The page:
are a co-operative bank having 122 branches over Ahmedabad
and Gandhinagar city. We want all our branches to
be interconnected. We have one server at the branch
level and two to three nodes. What kind of technology
would best suit to interconnect our kind of setup?
What would be the hardware requirements? Kindly give
details for the same.
You can either use an Intranet or a VPN with leased
line or ISDN connectivity for this purpose:
Intranet: A network based on TCP/IP protocols
belonging to an organization, usually a corporation,
accessible only by the organization members, employees,
or others with authorization. An Intranet's website
look and act just like any other websites, but the
firewall surrounding an Intranet fends off unauthorized
Please visit the following link for more information
VPN: Virtual Private Network, a network that
is constructed by using public wires to connect nodes.
For example, there are a number of systems that enable
you to create networks using the Internet as the medium
for transporting data. These systems use encryption
and other security mechanisms to ensure that only
authorized users can access the network and that the
data cannot be intercepted.
I have a Windows NT network and want to seamlessly
integrate it with NetWare network so that both can
function together smoothly. Also, I would like to
know if the existing NIC could boot remotely. How
can I find out if it has a PXE Boot ROM?
Pre-boot eXecution Environment (PXE) is a feature
that allows a server to boot over a network using
an image sent by a PXE server. The source server (PXE
server) must be configured with a PXE downloadable
boot image, and the target server (server booting)
must be enabled for PXE.
The PXE Boot Enable/Disable utility (PXEBOOT) enables
or disables PXE functionality on embedded NICs in
supported ProLiant servers. Only one NIC can be enabled
at a time.
PXE allows a computer that contains a PXE ROM to boot
to the network server. The PXE ROM is either coded
into the system BIOS or is located on an NIC as an
Please let us know the manufacturer of your NIC card,
to solve your problem. Or else go through the manual
to know whether it has PXE boot ROM.
To migrate NetWare Clients to Windows NT network,
go through the following:
Windows NT Server 4.0 includes several technologies
that allow you to readily integrate with Novell NetWare
networks. These technologies address interoperability
at the network, data, and management layers. Additional
connectivity technologies are offered in the Microsoft
Services for NetWare Add-on Pack.
Here are the components required for integrating a
Windows NT network with a NetWare network:
NWLink: Windows NT Server includes NWLink (IPX/SPX
Compatible Transport Protocol). NWLink lets you add
a Windows NT Server to a NetWare 2.x/3.x and 4.x (in
bindery emulation mode) network without any modifications
to other servers or clients. NWLink lets NetWare clients'
access applications such as Microsoft Exchange, SQL
Server or other software running on a Windows NT Server.
The Microsoft implementations of the IPX/SPX and Novell
NetBIOS-compatible protocols can coexist with other
protocols on the same network adapter card. That means
you can have several networks running independently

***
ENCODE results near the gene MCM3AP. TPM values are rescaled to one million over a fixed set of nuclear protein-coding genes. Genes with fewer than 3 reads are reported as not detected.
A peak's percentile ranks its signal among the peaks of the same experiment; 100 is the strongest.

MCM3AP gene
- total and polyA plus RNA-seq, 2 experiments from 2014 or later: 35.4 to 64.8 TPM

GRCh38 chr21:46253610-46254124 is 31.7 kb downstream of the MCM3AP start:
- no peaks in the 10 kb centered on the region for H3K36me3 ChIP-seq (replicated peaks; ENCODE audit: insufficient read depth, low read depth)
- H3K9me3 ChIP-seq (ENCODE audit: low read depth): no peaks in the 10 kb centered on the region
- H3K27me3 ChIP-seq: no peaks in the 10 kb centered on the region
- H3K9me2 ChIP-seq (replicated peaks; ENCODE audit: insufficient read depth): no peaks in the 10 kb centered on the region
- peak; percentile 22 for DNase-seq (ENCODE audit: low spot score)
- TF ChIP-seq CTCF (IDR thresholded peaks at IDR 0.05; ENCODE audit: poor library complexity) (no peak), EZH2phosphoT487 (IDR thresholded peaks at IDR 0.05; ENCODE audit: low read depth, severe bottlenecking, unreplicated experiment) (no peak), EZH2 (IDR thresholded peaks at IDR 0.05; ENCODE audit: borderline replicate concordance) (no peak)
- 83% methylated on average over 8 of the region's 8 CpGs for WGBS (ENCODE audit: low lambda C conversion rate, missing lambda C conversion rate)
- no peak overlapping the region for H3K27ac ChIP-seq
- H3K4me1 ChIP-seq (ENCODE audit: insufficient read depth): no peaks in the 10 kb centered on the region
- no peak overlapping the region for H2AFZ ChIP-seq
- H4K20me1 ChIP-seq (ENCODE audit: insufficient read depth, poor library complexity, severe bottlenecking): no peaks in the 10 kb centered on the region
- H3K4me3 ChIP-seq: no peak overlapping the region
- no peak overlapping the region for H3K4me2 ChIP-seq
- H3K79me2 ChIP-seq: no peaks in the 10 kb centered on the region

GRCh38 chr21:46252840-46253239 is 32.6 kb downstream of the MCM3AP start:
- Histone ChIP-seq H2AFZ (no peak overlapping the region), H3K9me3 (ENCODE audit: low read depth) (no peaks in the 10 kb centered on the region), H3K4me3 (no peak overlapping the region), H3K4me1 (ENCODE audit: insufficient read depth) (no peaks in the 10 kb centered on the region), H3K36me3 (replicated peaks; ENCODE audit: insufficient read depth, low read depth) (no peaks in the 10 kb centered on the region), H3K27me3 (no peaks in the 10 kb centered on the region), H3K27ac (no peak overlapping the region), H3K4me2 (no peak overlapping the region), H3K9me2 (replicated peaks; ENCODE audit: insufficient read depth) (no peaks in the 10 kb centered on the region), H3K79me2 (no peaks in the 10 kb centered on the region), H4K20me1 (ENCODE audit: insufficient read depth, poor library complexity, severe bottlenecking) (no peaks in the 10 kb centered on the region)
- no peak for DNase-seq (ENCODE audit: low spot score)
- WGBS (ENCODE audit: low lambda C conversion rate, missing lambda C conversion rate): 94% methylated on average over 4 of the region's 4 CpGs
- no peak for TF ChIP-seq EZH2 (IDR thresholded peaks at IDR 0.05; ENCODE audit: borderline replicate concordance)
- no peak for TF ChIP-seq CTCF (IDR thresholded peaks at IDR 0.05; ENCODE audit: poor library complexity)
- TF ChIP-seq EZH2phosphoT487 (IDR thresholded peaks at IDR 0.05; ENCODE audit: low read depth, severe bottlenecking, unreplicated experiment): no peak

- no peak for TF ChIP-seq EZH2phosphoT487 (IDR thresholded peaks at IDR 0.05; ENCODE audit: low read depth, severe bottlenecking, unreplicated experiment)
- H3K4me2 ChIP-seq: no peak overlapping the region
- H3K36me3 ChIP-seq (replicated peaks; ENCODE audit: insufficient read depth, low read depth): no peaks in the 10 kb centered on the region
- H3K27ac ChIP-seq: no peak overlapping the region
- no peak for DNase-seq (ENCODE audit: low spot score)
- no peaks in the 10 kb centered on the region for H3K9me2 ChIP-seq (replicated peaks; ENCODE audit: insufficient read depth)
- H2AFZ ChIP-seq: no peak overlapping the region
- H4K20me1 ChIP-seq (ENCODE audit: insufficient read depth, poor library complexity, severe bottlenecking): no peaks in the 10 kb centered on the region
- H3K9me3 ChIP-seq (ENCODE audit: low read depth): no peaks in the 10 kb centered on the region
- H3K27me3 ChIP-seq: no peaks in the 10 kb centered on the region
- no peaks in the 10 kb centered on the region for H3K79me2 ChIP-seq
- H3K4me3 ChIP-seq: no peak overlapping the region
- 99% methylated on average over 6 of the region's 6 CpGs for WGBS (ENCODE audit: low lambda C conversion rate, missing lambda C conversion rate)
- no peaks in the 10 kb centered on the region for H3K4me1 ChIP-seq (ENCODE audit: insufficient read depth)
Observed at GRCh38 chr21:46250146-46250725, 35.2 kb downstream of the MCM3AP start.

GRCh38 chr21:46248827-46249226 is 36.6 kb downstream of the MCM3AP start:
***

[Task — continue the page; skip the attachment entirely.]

on the same network hardware connection. NWLink supports
Windows Sockets, Novell NetBIOS, and Named Pipes protocols.
Client Services for NetWare: Microsoft Windows
NT Workstation 4.0 includes Client Services for NetWare
(CSNW). This lets Windows NT Workstation-based clients
access files and print resources on Novell NetWare
File and Print Services for NetWare (FPNW):
Included in the Microsoft Services for NetWare Add-on
Pack, FPNW lets users log on to a machine running
Windows NT Server and have their interface look the
same as if they had logged on to a NetWare 3.x Server.
FPNW which runs as part of the NWLink IPX/SPX-compatible
service enables Windows NT Server to emulate a NetWare
file and print server, providing file and print resources
using the same dialogs as NetWare servers. The Windows
NT Server file and print services can be managed with
NetWare tools, eliminating the need for retraining.
Plus, using FPNW does not require changes to NetWare
For example, a client program that uses NetWare protocols
and naming conventions needs no redirection or translation.
Gateway Service for NetWare (GSNW): Included with
Windows NT Server, GSNW lets Windows NT Server act
as a gateway to a NetWare network, allowing you access
to all the resources on a NetWare server. Windows
NT Workstation-based clients can access NetWare resources
using TCP/IP, the native network communication protocol
for Windows NT. In addition, GSNW allows Windows NT
Server-based network clients to access files on a
NetWare server without requiring a NetWare client
redirector on an IPX/SPX protocol stack (such as NWLink).
These efficiencies reduce the administrative load
for each client and improve network performance.
GSNW also supports Novell's NetWare Directory Services
(NDS) navigation, authentication, printing, and login
scripts. This support allows NetWare clients to take
advantage of the Windows NT Server platform and still
retain fully functional access to their NetWare 4.x
servers via the Windows NT Server gateway. Lastly,
GSNW lets a machine running Windows NT Server act
as a communications server to a NetWare network,re-sharing
the network connections from the NetWare server. Thus,
for example, you can use Windows NT Server Remote
Access Service to access NetWare server resources.
Client Services for NetWare (CSNW): Included with
Windows NT Workstation 4.0, CSNW lets you use a single
login and password for Windows NT and NetWare. CSNW
supports Novell's NDS authentication, including authentication
to multiple NDS trees. It also provides full support
for NDS property pages, NDS passwords and processing
NetWare login scripts.
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